The TBDSSAB is a 55,000 square foot, three-storey administrative building that took just over one year to complete. It’s built on steel piles with concrete grade beams, and boasts a partially exposed glue-laminated wood support/super structure complete with steel stud infill walls and wood stud insulated exterior walls. The exterior is finished with a combination of creative cementitious stucco finish and wooden panels, complete with fibreglass windows with sealed glazing, Low-E and argon filled.
Inside, the construction is comprised of steel stud and drywall partitions with acoustic and gypsum board ceilings, painted finishes, and associated mechanical and electrical work. As a LEED certified project, additional design features, such as projected steel frames, were installed for window shades. A rooftop garden space accessed from the third floor was also incorporated.
Carpenters Local 1669 Union Office
The Carpenters Union office and training facility is a 12,730 square foot facility, built on shallow strip footings and foundations with a combination of load-bearing wood structure and steel framing. The main feature of the building is the training shop, which includes a steel structure to train carpenters on various construction methods.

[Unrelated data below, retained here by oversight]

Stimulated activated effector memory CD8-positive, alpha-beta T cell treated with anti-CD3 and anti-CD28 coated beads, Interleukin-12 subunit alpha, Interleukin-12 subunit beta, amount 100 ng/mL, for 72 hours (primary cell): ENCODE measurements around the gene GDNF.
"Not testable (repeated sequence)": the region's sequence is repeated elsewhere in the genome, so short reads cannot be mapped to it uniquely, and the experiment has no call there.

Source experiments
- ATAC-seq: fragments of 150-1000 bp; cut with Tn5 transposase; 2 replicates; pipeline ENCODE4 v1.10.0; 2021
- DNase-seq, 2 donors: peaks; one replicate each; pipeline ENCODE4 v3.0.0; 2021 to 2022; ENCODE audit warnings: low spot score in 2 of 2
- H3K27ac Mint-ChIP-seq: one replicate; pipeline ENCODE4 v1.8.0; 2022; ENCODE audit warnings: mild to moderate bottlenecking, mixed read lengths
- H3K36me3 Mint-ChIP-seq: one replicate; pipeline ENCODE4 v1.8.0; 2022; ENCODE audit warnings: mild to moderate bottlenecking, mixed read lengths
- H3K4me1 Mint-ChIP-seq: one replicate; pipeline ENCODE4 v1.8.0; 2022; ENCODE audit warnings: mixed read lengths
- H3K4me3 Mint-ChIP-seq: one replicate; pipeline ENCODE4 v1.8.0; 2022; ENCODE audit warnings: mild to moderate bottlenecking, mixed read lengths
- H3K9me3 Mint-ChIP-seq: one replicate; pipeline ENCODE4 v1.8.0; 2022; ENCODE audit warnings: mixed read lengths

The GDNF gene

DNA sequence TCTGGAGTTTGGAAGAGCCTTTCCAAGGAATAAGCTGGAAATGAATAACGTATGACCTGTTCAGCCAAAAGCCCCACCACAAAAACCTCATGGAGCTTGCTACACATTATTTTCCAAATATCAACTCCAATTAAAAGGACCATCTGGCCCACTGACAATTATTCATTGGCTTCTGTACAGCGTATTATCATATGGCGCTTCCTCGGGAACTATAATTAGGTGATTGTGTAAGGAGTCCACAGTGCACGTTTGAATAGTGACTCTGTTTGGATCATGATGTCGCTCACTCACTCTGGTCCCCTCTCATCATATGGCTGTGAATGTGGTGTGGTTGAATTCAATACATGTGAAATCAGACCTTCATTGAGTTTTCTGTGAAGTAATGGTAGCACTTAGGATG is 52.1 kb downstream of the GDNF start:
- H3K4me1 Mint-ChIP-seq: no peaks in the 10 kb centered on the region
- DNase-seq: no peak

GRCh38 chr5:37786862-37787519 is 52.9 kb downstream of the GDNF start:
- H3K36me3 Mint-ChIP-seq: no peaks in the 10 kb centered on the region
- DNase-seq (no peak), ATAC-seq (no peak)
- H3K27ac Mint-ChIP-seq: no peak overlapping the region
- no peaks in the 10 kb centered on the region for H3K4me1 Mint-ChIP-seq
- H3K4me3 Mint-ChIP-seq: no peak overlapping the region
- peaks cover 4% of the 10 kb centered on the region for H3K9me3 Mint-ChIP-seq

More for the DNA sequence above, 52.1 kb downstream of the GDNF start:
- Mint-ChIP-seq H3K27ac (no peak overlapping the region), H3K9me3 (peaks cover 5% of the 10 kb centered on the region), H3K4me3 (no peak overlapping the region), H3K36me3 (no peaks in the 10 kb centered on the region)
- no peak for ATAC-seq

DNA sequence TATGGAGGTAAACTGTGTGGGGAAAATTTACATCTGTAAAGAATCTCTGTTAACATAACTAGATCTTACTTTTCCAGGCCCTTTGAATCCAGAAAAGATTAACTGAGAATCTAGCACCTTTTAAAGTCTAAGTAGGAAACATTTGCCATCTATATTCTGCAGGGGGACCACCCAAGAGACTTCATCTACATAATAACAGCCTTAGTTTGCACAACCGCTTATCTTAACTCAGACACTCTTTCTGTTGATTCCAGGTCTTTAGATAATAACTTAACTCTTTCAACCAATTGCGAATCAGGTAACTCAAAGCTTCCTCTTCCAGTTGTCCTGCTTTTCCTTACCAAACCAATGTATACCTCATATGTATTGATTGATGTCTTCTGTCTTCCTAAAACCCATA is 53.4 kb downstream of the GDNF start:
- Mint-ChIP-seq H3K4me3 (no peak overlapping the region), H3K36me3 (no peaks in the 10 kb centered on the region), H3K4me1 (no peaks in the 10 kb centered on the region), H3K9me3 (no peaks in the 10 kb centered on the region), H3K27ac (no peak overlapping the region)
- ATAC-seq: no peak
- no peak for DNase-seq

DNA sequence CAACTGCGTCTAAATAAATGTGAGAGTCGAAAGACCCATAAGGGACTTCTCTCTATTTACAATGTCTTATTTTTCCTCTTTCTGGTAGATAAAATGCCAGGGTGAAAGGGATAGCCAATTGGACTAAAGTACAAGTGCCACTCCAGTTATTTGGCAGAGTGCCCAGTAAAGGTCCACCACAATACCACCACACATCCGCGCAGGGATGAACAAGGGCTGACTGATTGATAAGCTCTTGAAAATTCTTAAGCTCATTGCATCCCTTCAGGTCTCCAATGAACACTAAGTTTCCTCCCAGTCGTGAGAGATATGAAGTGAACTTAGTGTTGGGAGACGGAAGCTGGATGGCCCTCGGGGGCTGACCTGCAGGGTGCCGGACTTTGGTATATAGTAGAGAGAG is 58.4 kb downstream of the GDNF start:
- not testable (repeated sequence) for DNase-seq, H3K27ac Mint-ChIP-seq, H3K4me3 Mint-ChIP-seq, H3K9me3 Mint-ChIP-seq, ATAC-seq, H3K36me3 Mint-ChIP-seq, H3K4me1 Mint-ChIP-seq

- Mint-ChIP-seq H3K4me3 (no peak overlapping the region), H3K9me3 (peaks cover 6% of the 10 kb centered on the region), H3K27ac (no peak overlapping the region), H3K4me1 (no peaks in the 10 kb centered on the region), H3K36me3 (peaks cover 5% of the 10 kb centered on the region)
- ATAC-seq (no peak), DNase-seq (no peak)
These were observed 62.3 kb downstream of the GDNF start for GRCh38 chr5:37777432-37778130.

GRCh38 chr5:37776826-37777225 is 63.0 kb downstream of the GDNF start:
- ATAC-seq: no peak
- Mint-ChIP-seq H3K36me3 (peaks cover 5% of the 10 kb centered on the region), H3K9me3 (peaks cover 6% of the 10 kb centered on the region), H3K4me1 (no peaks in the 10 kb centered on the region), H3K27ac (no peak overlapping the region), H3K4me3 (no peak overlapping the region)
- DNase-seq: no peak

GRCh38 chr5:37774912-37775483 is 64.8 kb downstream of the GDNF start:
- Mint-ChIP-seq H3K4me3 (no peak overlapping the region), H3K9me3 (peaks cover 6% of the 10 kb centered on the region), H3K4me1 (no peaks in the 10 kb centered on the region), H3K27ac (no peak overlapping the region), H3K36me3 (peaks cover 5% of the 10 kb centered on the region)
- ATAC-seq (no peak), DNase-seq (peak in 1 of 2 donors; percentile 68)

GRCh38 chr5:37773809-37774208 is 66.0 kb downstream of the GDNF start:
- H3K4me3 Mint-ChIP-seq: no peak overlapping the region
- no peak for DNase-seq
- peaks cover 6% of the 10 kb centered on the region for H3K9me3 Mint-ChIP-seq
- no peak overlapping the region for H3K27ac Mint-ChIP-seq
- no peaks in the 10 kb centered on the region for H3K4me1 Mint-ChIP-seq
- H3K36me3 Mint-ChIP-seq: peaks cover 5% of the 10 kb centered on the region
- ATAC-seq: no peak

The building also exhibits modern architectural features, including a gently sloped roof, and a combination of natural materials to complete the exterior façade. These creative features serve as a representation of the craftsmanship, imagination, and mastery of carpentry. Prior to construction, the two story building required the removal of five-feet of muskeg, which presented us with a challenge unique to the region, but was subsequently replaced with compacted granular material. In addition to construction, we oversaw the installation of a completely new electrical system, as well as an enclosure-less dust collector for the wood shop.
MNRF Thunder Bay
This site totalled over 811,700 square feet – including more than 41,700 square feet of interior renovations, 4,800 square feet of additions to active buildings, and 13,000 square feet of additional buildings. Heavy phasing and staging of the entire site was required as the firebase remained functional while we worked throughout the two and a half year schedule and several fire seasons.